Chief Peter Newsham talks to FOX 5 about policing in a pandemic
WASHINGTON (FOX 5 DC) - Law enforcement agencies across the country have had to make major protocol charges to continue protecting the public while also keeping their officers safe during the coronavirus pandemic.
DC’s Police Chief Peter Newsham spoke to FOX 5's Shirin Rajaee about policing practices during the health crisis. This as dozens of MPD officers have either tested positive for COVID-19 or are in quarantine for potential exposure.
As of April 22, 85 officers have tested positive for coronavirus and about 170 are in quarantine.
CORONAVIRUS IN DC, MARYLAND AND VIRGINIA
Chief Newsham says it raises staffing concerns, but the department has not reached a threshold yet where they’d have to take more drastic measures.
Newsham adds that ultimately the safety of communities is not impacted.
"On any given day, we can allow 15 percent of our force to be out, so to lose that number of 170 officers is not gonna impact performance in any shape or form," said Chief Newsham.
He says all MPD officers are screened for COVID-19 when they come to work; they get temperature checks and all prisoners are also screened.
The Chief says officers can wear masks -- but are not required to during their shift only if they're going into a grocery store/food establishment or when dealing with vulnerable populations, such as hospitals and nursing homes.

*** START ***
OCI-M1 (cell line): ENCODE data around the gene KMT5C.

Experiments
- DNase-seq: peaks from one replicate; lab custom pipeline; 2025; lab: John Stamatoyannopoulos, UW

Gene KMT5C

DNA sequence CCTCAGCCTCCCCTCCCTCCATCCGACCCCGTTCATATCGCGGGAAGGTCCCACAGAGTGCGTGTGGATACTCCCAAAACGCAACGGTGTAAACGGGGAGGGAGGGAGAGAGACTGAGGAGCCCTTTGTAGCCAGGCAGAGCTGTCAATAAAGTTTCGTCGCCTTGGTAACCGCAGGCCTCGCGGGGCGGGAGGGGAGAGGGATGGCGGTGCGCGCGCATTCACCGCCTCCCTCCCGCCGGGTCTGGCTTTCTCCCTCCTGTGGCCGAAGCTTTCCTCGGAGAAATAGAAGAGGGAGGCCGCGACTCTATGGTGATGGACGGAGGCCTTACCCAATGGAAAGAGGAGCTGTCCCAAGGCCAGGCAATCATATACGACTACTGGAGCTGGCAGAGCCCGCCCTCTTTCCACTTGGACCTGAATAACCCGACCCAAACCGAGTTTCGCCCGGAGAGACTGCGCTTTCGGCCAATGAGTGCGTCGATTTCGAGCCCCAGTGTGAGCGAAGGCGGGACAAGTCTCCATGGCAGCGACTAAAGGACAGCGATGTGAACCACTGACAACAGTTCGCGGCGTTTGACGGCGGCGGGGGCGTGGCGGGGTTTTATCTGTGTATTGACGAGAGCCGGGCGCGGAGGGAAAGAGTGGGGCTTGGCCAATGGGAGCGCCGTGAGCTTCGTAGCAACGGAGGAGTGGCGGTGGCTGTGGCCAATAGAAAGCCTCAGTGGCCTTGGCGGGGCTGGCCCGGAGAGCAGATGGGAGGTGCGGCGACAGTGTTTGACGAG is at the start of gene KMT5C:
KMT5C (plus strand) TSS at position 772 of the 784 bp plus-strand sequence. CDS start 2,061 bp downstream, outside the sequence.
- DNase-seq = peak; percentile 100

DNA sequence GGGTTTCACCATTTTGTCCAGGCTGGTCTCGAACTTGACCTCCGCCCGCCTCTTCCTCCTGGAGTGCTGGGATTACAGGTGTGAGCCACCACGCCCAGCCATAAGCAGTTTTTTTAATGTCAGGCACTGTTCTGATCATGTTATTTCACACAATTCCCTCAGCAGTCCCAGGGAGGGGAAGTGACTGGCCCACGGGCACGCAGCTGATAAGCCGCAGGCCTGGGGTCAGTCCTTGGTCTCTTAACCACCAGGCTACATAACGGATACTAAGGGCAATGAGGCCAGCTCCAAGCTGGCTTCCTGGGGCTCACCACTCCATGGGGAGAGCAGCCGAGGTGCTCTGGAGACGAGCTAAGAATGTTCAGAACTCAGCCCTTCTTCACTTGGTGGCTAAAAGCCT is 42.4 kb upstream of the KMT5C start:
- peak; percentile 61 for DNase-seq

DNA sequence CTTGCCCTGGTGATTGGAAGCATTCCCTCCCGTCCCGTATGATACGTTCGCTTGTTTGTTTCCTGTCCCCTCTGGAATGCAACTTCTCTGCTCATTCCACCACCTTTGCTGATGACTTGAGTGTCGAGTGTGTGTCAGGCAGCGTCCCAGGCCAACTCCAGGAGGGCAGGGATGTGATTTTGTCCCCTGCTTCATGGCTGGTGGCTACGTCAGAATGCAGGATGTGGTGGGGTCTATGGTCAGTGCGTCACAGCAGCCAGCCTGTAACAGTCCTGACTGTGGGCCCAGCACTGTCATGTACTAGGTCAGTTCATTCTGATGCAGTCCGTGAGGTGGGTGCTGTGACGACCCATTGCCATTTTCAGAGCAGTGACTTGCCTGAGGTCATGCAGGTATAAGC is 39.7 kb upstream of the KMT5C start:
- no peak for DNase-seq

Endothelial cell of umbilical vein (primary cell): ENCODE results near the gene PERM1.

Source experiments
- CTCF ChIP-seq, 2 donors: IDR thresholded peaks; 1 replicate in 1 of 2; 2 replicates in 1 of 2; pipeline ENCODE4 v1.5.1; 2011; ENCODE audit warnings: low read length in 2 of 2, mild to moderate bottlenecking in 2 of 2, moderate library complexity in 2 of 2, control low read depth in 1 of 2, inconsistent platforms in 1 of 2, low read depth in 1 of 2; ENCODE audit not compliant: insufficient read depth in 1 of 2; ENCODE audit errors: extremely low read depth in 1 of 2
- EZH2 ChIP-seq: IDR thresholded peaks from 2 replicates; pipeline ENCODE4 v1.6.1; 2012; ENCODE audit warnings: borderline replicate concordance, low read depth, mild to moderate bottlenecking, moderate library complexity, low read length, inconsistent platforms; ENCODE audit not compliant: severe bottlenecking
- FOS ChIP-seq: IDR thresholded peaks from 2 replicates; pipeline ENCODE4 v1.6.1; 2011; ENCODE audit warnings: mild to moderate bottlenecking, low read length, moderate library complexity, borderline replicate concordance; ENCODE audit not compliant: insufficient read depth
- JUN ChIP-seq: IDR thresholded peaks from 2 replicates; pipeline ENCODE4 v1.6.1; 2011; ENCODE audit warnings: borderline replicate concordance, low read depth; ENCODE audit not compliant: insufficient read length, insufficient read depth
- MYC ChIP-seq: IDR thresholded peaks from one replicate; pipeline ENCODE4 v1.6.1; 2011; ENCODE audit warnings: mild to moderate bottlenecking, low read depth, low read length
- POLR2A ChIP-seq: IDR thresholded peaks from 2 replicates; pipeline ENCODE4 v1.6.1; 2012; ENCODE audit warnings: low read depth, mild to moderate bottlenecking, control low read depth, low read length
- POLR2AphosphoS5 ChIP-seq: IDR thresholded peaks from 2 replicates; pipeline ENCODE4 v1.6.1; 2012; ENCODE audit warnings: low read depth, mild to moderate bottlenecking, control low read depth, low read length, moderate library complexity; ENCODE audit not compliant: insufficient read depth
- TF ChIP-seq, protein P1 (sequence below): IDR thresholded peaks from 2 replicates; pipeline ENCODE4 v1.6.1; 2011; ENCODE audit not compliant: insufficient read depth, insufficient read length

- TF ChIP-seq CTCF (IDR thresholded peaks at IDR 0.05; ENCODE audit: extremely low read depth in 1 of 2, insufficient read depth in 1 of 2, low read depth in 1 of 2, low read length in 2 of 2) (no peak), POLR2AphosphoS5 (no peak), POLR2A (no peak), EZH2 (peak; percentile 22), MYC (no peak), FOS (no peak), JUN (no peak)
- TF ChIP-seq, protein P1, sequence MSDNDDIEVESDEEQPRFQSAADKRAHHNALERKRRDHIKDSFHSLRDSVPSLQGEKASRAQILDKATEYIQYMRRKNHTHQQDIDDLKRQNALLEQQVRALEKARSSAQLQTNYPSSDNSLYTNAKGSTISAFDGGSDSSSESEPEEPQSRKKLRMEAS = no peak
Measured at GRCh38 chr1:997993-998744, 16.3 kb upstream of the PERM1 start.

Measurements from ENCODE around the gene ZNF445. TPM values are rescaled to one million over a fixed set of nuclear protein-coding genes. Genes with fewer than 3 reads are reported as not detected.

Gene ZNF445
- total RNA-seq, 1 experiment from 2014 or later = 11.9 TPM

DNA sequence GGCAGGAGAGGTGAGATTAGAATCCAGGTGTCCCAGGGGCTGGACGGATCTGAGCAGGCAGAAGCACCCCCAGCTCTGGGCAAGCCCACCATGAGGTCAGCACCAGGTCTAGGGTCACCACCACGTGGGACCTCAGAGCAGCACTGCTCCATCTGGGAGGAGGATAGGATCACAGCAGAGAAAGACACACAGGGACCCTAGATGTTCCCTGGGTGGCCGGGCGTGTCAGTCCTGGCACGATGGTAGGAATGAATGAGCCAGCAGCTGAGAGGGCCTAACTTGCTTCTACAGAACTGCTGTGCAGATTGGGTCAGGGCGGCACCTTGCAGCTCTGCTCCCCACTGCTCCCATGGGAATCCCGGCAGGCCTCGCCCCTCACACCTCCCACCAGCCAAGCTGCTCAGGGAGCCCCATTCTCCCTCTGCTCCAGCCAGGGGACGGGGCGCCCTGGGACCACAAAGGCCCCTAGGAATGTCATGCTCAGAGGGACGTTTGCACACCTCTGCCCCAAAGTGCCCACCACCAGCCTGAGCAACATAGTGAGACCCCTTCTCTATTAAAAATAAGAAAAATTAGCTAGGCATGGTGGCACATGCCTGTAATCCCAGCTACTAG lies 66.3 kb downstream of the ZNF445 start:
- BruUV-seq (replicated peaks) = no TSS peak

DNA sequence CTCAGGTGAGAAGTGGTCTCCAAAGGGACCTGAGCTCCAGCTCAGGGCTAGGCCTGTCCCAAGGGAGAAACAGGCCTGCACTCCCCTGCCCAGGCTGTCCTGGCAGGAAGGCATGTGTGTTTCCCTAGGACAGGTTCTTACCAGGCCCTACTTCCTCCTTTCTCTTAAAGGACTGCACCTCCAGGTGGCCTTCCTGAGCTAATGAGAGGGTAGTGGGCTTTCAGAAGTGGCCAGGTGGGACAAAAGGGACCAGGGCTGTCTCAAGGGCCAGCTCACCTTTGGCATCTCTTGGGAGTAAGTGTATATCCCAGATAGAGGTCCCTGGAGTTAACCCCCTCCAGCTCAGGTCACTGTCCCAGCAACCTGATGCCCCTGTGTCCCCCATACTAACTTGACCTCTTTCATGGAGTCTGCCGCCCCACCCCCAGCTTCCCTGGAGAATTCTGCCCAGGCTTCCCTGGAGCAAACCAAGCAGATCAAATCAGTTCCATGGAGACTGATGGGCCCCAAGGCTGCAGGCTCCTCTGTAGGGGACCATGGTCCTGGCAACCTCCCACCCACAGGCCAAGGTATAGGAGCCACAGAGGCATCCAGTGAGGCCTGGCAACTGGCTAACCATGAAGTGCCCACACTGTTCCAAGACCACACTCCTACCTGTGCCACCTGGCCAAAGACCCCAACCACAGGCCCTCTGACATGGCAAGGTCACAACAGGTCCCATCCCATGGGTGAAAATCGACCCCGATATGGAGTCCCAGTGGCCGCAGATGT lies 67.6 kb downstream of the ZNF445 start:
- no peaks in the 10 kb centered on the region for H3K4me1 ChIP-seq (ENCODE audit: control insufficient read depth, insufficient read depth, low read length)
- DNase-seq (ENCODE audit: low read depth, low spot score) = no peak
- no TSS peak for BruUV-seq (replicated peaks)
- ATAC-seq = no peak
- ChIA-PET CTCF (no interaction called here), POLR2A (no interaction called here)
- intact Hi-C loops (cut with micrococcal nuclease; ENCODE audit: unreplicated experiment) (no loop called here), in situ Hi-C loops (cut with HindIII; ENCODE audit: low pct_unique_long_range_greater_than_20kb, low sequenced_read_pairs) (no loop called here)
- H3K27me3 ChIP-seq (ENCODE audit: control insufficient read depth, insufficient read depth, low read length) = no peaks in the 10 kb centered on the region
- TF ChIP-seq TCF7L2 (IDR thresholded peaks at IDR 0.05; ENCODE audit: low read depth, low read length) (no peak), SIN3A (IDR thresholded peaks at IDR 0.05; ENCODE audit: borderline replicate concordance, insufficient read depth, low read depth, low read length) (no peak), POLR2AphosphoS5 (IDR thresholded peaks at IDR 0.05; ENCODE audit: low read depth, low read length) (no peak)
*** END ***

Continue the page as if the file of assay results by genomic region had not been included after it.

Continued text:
"We want them to wear a mask when they have to, but we don't want to overwear them so we run out of masks for our members. We're being cautious about consumption," he said.
Newsham says police officers in the City's 6th District are being disproportionately affected, most of the positive cases are in that region.
And so, if there's a resource gap in any district, the Chief says he's taken people from their Police Academy and put them in the field. He can also pull from specialized units such as Homeland Security and Narcotics.
But he says it's not ideal due to possible cross-contamination.
"Generally we're trying to stop people from moving from different elements, because you could be moving someone who's infected and not showing symptoms and move him somewhere else and create a situation. So we're trying to be thoughtful of that," said Newsham.
The D.C. Chief also spoke about the emotional toll the pandemic is having on first responders.
He says his 3,900 member team is not only concerned about themselves and their fellow officers but about their families at home. Two officers are hospitalized due to Covid19, and while one is expected to recover well, the other officer is in serious condition
"We are certainly concerned for him. He's on a ventilator. He did had a preexisting condition. And so when we're going to work, we're all thinking of him, and hoping he recovers," said Newsham.
Making arrests has also transitioned from being a common tool used by law enforcement to becoming a tool of last resort. And when it comes to enforcing COVID-19 social distancing rules, he applauds the city of D.C. for cooperating.
"Fortunately, we haven't had to make arrests, but we will if we have to. But it's going to be counterproductive if we have to make arrests," said Newsham.
As far as the D.C. businesses shut down due to the health crisis, Chief Newsham said they've increased patrols around the business districts, especially overnight.
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